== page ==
The FFRF’s Controversial ‘Fool Me Once’ Billboard Campaign October 19, 2011

The FFRF’s Controversial ‘Fool Me Once’ Billboard Campaign

The Freedom From Religion Foundation just began a new billboard campaign in Oakland, California that’s bound to upset devout Christians. They pull no punches and go right after delusional thinking — specifically the kind that leads you to believe Jesus is coming back one day.

Check out these new signs:

They’re also bringing back one of their older billboards:

In its “fool me once” campaign, the Freedom From Religion Foundation is asking onlookers to use their judgment not just to reject Camping’s irresponsible predicts of “Judgment Day,” but all unsubstantiated religious claims.

FFRF’s message: instead of worrying about the unknown and unprovable, wasting time, money and energy in speculating over the nonexistent: “Make this world better.”

FFRF has placed five different bold messages on 40 billboards throughout Oakland, the home base of Camping’s Family Radio show, with two for good measure in San Francisco.

While FFRF is taking advantage of the publicity surrounding Harold Camping “end of the world” prediction this Friday, this isn’t just about him. Plenty of Christians mock or ignore Camping, but they still wrongly believe Jesus is returning.

Among respondents to the survey by the Pew Research Center for the People and the Press and Smithsonian Magazine, 41 percent said they expect Jesus’ Second Coming in the next 40 years, while 46 percent said it probably or definitely won’t happen.

I’d love to say that 41% of people are in for a disappointment, but I can’t.

Christians who believe Jesus is coming back just keep moving the Deadline back another few decades when it looks like their fairy tale won’t come true. They’re quick to tell you he’s coming back in their lifetime… and they’ll never admit it was all just a lie.

At least FFRF has no problem stating the obvious truth. Jesus ain’t coming back. It’s up to us to make this world a better place.

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  • Rich Wilson

    Speaking of raising money

  • David Brown

    The goal post must be on wheels.

  • As an Oakland native, I can’t wait to track a few of these down.

  • Efrique

    I find the last one somewhat meh, but I think the others are great. I applaud their efforts.

  • Robert

    So the probability of Judgement Day is a Poisson distribution then.

  • Anonymous

    The apostles believed that Jesus would return within their lifetime. It’s been “any day now” for 2000 years

  • Anonymous

    With a lambda of zero

  • Seth Moon

    I assume the first 4 billboards relate to the rapture(s?). Only wacky nutjobs and atheists (same thing pretty much) believed those were actually the Raptures. There was no supporting evidence for either of the “proclaimed” raptures.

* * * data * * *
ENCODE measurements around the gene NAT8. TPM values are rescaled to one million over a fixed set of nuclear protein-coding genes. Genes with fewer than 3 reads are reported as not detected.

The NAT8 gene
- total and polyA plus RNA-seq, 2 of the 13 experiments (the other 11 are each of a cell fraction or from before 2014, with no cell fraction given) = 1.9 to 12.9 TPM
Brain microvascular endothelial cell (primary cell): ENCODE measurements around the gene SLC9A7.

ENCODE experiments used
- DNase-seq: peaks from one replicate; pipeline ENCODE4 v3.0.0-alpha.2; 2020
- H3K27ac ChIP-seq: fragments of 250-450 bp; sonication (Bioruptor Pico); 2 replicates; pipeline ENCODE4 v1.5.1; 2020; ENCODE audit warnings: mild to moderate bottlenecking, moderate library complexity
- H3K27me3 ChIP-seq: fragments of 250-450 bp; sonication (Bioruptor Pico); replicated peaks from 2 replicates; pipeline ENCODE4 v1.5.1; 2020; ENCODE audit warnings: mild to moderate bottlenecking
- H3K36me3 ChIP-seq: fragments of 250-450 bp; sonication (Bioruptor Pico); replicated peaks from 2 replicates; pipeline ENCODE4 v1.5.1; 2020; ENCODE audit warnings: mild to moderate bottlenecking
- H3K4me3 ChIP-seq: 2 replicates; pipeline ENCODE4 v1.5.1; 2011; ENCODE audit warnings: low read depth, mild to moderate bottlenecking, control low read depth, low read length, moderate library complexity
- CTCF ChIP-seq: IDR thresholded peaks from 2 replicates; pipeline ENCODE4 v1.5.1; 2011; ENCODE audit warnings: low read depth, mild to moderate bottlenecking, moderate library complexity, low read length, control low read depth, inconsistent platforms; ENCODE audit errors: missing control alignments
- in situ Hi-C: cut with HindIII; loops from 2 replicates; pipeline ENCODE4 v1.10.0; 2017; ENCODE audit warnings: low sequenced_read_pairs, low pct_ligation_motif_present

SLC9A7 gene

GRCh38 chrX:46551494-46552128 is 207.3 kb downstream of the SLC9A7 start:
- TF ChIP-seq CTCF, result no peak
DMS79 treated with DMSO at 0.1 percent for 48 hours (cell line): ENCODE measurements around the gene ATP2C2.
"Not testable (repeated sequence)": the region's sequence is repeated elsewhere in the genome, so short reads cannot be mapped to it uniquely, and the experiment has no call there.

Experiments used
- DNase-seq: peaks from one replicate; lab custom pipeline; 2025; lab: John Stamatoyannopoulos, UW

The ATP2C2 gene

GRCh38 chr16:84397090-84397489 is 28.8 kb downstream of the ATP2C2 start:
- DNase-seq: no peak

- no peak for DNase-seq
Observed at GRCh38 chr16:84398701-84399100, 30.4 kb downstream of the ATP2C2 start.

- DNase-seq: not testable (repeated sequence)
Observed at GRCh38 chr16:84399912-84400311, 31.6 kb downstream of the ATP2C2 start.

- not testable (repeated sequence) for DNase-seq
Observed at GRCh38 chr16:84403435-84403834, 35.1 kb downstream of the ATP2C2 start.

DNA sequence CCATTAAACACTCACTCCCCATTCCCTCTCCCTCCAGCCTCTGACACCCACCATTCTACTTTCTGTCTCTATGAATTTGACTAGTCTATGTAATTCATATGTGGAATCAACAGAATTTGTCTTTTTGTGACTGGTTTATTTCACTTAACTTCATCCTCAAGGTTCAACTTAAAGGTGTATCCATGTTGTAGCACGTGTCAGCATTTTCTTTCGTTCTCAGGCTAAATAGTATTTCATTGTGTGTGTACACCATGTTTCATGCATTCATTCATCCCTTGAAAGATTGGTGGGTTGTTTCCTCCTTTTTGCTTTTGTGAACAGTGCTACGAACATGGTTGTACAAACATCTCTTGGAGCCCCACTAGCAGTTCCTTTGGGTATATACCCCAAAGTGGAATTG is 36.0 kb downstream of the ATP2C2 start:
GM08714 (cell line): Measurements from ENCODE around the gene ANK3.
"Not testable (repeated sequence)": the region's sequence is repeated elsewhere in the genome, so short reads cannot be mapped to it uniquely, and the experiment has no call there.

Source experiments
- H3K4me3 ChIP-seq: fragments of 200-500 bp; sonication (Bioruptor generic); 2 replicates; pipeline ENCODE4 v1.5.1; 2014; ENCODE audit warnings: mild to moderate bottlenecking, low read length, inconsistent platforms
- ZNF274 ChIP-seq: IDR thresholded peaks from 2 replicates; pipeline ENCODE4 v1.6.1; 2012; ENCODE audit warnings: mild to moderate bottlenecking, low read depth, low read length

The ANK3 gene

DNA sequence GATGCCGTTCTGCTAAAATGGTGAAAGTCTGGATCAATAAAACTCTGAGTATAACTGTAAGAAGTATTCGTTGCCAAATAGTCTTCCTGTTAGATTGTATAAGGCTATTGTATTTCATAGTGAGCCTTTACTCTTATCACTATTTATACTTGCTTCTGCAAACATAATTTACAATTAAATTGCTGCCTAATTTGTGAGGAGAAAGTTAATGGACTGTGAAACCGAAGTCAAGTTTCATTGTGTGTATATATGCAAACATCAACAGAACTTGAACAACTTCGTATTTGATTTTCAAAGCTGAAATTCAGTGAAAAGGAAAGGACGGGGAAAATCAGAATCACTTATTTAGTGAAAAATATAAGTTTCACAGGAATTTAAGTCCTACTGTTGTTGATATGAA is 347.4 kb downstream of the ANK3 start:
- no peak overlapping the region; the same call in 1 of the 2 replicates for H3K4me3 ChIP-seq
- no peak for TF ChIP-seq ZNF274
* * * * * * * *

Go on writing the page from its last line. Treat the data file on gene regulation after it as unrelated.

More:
“Every Day is Judgement Day” sounds like something out of a fortune cookie XD
    “In Reason we Trust”. Are you implying that Christians don’t use reason?

  • Dianna

    How many people think it already happened long ago?

  • Rich Wilson

    “In Reason we Trust”. Are you implying that Christians don’t use reason?

    I think it implies that all Americans (including Christians) use reason.  Which I think is more inclusive than implying that all Americans (including atheists) trust God.

  • Tnuanes

    Wacky nutjobs raised $80 million?

    Huh. Not your average nutjobs.

  • Kamaka

    Are you implying that Christians don’t use reason?

    Implying? Faith is belief without evidence. That seems beyond reason to me.

    There’s no supporting evidence for the existence of gods, or baby jesus, for that matter.

    None. Zero. Nada. Bupkiss. So concerning their religious beliefs, christians are not using reason.

  • On the one hand, I am all for just about any atheist billboard, but on the other hand I have to wonder who the intended audience is? Camping’s followers are a pretty small number and I don’t think the billboards are worth their attention. Still, it might generate some good publicity that could be used to reach a wider audience. 

  • LOLS. Love this. =D

  • Remember the rules of modern Christianity:

    1. Believing that winged scorpion horses will imminently attack the earth: totally reasonable.

    2. Believing that winged scorpion horses will attack the earth on a specific date: totally insane.

    This is not a healthy double standard.

  • Nordog

    What’s modern Christianity?  Do you mean contemporary, or modern in the philosophical sense? 

  • Charles Black

    If I remember my mathematics correctly the Poisson distribution is
    f(k,lambda) = lambda^k*e^-k/k!
    So when lambda = 0, f(k,0) = 0^k*e^-k/k! = 0*e^-k/k!
    =0/k! = 0

  • “Only wacky nutjobs and atheists (same thing pretty much) believed those were actually the Raptures.”
    If you’re implying that atheists actually believed these dates were factual, you aren’t really paying attention are you?